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In evaluating workers’ compensation claims, we sometimes have to deal with the question of who of multiple employers or carriers is responsible for compensating an injured worker for an injury. In this edition of the Bulletin, we draw your attention to two recent Court of Appeal decisions where the court had to deal with this question in unusual contexts. However, before getting to those cases, we would like to inform you of some exciting developments in our firm which exemplify the good things that happen when people demonstrate the ability to take on responsibility.
A Change In Our Management Committee. For the last eight years, Mullen & Filippi’s practice has been governed by the three person Management Committee of Barbara Walsh, Carol Powell, and Bruce Wade. Throughout this time, they have taken on the responsibilities of managing the overall functioning of the firm, maintaining and building client relationships, and still handling their own client caseloads. Last year, Carol even earned the distinction of becoming the first female recipient of the Star Bar of California Workers’ Compensation Section defense attorney of the year. Effective July 1, 2018, the firm has decided to let them slow down a little, and has appointed a new management committee, consisting of Bob Sherman, Paula White, and Chris Morrow.
Bob Sherman, who currently manages the firm’s Sacramento office, is returning to the Management Committee, having been chairman of the Management Committee from 2001 to 2010. Paula White is currently Managing Partner of the firm’s Stockton office, and has been with Mullen & Filippi since 1998. Chris Morrow is the Managing Partner of the firm’s Los Angeles office. Chris joined the firm in the San Francisco office in 2002, left to work for another firm in Southern California in 2004, and then returned to Mullen & Filippi upon the opening of the firm’s Van Nuys office in 2008. We look forward to their leadership, and thank them for agreeing to take on this significant responsibility.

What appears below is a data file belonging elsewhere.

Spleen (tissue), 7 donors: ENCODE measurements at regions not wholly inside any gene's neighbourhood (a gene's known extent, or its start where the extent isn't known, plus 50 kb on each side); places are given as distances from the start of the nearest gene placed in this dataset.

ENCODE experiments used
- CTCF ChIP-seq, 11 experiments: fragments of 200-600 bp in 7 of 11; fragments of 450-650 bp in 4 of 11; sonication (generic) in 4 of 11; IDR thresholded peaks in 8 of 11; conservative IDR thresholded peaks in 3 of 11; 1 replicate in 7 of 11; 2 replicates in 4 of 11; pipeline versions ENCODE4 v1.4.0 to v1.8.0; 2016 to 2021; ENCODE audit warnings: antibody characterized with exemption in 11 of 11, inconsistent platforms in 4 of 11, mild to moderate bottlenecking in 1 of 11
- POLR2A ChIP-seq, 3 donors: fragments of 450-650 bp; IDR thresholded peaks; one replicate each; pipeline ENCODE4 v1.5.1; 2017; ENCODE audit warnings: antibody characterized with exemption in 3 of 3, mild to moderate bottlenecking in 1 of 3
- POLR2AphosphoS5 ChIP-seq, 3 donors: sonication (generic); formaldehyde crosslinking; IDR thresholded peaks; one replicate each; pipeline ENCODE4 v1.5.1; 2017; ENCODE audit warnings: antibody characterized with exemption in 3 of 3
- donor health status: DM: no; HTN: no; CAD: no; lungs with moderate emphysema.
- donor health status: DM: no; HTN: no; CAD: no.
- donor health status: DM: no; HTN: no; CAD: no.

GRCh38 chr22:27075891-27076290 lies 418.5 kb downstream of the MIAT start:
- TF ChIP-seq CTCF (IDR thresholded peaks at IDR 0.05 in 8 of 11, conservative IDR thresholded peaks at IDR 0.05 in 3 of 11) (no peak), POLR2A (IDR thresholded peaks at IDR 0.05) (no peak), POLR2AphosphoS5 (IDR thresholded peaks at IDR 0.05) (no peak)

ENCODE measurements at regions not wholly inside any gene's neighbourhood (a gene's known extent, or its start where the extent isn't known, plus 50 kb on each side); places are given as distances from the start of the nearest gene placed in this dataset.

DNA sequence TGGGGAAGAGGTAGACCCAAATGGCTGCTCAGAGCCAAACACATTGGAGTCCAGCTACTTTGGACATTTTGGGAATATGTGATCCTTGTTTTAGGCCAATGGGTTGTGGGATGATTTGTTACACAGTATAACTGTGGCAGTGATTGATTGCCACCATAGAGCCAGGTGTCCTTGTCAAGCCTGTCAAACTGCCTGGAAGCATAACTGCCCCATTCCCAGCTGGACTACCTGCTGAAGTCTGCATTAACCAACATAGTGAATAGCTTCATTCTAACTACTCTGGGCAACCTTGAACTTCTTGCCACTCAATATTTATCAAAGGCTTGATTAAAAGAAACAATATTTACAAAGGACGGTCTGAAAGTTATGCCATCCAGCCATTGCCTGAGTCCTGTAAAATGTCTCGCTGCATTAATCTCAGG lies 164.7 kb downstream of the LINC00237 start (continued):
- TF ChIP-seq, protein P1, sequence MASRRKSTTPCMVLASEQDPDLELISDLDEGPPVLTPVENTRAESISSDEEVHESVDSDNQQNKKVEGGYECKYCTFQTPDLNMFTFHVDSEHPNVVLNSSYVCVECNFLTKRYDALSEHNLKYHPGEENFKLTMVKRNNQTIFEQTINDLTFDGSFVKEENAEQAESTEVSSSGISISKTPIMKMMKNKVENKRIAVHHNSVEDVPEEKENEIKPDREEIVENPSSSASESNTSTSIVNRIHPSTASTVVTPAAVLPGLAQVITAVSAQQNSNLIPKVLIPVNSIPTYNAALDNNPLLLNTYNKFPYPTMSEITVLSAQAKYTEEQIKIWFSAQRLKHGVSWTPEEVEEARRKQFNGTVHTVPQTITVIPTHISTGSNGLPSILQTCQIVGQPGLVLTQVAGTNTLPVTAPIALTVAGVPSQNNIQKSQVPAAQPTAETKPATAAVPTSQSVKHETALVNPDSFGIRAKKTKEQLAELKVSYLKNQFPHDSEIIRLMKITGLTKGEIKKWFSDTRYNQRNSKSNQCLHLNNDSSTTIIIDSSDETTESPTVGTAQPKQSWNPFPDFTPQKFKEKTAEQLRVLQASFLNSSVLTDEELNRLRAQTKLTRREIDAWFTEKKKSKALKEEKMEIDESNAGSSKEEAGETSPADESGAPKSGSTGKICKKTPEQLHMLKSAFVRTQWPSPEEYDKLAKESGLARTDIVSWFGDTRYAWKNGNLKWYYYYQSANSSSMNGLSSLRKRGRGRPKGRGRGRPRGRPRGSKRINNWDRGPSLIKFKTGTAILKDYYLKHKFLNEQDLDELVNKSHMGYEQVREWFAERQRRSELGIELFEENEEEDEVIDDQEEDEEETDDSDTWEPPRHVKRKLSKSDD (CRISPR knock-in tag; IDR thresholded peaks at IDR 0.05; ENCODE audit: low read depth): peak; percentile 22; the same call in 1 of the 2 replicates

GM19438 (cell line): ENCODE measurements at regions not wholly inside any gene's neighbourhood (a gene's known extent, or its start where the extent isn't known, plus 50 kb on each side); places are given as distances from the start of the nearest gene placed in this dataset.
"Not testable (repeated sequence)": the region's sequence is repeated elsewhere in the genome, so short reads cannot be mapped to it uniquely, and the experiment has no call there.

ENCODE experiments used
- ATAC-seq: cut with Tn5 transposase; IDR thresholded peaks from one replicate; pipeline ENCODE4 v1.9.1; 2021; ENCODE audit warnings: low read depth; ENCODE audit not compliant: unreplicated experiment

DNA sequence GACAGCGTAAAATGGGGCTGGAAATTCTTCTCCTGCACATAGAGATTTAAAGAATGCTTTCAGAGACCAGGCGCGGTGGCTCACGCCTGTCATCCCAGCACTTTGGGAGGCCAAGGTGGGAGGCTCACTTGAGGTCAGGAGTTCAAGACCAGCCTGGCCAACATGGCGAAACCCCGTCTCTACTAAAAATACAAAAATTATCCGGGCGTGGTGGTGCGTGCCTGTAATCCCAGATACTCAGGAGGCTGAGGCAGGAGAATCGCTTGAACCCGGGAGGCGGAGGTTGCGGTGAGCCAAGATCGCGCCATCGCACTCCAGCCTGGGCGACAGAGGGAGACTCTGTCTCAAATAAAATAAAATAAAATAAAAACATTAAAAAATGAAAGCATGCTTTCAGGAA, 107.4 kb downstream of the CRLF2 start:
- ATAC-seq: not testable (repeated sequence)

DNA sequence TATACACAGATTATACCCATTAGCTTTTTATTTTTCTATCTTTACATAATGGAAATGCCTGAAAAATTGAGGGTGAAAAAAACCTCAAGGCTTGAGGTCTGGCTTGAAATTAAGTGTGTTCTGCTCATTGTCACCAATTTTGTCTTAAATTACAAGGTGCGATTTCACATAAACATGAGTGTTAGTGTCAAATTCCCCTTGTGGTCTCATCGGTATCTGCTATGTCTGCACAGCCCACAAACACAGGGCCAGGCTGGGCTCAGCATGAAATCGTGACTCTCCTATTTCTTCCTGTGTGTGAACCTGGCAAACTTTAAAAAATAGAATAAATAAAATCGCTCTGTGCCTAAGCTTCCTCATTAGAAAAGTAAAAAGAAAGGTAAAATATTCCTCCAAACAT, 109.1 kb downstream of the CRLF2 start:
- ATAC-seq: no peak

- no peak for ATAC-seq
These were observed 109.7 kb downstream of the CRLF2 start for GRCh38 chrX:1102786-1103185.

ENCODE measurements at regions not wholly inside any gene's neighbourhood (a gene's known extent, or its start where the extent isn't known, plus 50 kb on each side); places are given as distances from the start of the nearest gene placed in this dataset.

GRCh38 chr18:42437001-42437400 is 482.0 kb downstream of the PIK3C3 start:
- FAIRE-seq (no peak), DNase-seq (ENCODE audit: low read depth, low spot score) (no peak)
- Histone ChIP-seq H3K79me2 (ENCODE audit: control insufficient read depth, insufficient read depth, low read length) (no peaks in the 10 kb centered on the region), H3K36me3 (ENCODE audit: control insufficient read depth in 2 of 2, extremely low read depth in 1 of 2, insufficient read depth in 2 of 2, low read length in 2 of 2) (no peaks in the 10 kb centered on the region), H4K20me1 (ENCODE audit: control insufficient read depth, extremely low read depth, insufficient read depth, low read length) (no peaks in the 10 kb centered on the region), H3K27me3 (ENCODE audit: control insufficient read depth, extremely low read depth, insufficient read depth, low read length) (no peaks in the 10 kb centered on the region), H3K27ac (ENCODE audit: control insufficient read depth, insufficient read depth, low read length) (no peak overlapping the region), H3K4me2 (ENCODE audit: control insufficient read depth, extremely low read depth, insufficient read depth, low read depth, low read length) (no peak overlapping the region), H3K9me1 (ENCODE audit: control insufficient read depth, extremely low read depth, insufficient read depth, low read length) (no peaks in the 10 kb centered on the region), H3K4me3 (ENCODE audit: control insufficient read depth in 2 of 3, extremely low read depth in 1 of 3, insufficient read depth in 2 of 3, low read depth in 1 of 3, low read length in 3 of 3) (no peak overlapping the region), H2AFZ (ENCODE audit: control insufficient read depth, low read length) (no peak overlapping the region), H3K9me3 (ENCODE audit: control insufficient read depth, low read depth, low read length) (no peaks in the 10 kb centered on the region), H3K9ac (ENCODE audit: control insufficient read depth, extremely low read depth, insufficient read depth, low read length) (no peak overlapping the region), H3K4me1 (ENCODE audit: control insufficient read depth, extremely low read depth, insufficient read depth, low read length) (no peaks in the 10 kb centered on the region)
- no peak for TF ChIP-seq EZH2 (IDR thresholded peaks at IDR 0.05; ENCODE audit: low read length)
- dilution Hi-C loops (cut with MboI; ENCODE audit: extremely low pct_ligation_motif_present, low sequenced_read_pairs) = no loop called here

New Partners! We are also very pleased to announce that Medy Beauchane and Darlene de Guzman have been named Equity Senior Partners in the firm, and James Cotter and Karly Tambara have been promoted to Associate Partner.
Medy is the Managing Partner in the firm’s Chico office, and has been a workers’ compensation defense attorney since 2005. He also practices in the area of subrogation. Darlene is the Managing Partner in the firm’s San Francisco office, and first started with Mullen & Filippi in 2001. Both are certified specialists in workers’ compensation. The decision to name them Senior Partners was unanimous.
James practices in the firm’s Oakland office, and has been with Mullen & Filippi since 2016. Karly practices in the firm’s Orange office, and has been with Mullen & Filippi since 2015. They are also both experienced in subrogation as well as workers’ compensation defense.
Becoming an Associate Partner and then Senior Partner only happens when an attorney has worked hard, taken on responsibilities, and shown a high level of competence in their work. We congratulate all our new partners!
Whose Employee? In the last edition of the Bulletin, we discussed the California Supreme Court case Dynamex Operations West v. Superior Court, in which the California Supreme Court declared a new test for determining whether a worker is an employee or independent contractor. This seems to have been a big issue for the courts lately, because we now have two more cases addressing when someone is, and is not, an employee.